Your high plank pose is a full body strength pose which will create total integration between upper and lower body. It has so many benefits for your practice especially in developing core strength and for working towards other arm balances. High Plank appears in all variations of the Sun Salutations and your vinyasa practice and builds heat in the body. We also practice Plank as a pose in its own right.
Practice your planks often!
How to get into the pose:
From All Fours or Downward Facing Dog, inhale forward so that your shoulders are stacked over your wrists and your heels over the balls of your feet.
Create a solid foundation through your hands, pressing down firmly under your knuckles.
Keep your neck long, looking down towards the mat. Extend the crown of your head forward as you send your heels back - creating a long, solid plank.
Firm up through the legs.
Draw your abdominal muscles in and up (engage uddiyana bandha).
Take deep breaths.
To transition from the pose your teacher may guide you to Low Plank (Chaturanga Dandasana) or to Knees - Chest Chin. Alternatively, exhale to push back to Downward Facing Dog or drop the knees down and rest in Childs Pose.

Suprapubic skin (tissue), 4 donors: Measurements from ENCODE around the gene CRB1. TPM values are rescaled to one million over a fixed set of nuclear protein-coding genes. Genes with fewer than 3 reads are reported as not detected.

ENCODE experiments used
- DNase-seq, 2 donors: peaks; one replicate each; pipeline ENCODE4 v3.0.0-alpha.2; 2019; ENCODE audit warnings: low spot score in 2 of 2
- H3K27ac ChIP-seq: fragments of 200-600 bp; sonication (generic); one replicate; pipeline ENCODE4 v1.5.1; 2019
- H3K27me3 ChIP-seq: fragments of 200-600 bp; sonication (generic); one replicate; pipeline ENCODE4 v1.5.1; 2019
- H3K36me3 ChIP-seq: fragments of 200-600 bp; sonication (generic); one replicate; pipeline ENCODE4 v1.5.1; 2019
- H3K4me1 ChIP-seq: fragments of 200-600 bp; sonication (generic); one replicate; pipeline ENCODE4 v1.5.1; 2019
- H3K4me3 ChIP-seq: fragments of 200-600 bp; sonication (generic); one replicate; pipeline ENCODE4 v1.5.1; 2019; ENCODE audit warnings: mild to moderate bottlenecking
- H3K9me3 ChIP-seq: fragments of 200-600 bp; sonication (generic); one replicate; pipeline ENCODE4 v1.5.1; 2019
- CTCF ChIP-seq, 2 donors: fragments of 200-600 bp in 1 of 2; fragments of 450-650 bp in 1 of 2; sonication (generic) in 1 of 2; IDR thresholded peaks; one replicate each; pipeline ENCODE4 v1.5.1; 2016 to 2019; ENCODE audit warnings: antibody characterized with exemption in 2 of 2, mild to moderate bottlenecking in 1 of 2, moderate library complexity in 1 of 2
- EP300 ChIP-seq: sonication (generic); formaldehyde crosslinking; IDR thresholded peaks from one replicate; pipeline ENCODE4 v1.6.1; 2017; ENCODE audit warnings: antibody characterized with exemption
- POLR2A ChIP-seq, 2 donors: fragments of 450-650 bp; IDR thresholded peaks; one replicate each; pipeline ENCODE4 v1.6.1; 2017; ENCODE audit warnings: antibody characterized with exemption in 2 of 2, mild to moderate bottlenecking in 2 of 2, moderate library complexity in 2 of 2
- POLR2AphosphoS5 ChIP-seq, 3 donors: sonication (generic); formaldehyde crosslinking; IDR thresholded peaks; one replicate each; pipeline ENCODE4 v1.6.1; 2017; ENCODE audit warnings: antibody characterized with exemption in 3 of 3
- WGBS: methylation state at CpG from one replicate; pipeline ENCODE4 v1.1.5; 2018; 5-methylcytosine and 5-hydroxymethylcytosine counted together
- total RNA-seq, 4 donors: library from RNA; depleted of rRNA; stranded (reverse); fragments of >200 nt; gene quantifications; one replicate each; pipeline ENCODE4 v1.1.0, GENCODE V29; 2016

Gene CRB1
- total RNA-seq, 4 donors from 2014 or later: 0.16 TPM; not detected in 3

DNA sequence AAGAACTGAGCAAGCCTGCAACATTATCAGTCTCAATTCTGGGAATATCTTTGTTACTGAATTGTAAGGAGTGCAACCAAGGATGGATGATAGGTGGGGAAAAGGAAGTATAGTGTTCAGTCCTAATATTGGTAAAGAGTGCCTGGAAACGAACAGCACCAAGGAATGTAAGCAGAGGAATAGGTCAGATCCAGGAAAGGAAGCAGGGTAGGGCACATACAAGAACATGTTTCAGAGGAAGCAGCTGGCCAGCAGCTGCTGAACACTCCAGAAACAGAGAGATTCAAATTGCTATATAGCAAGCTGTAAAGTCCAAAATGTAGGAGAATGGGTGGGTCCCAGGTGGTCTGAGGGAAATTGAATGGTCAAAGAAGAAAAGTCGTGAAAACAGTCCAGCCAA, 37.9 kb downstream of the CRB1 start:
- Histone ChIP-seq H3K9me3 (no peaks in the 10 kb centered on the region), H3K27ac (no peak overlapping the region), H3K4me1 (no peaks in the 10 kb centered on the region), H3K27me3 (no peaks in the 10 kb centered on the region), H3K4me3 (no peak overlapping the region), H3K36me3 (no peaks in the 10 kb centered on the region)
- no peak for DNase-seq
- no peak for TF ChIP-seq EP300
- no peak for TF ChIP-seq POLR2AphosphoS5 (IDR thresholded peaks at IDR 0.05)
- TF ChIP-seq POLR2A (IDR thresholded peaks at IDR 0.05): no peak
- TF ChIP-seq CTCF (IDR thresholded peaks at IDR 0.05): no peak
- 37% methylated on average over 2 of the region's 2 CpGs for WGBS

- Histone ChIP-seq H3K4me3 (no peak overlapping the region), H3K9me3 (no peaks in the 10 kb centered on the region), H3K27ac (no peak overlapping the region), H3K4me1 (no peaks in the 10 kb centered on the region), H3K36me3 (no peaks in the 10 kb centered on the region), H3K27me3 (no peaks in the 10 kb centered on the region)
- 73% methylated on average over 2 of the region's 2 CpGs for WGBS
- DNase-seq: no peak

Remember to create the balance between effort and ease in your pose.
How long to stay in the pose:
Five to ten breaths
Modifications you can take to make this pose more accessible:
Reduce the intensity of High Plank by dropping your knees to the mat
Take Table Top / All Fours pose as an alternative
There are many variations you can combine to experience different planks:
Tiger planks - curl your knee to your nose, tricep or opposite elbow on an exhale, keeping your shoulders stacked over your wrists
One leg plank and beyond to a one leg Chaturanga Dandasana
Contraindications / Cautions:
Do not practice full plank pose if you have a wrist injury or wrist condition such as Repetitive Strain Injury. Be cautious if you have Carpal Tunnel Syndrome.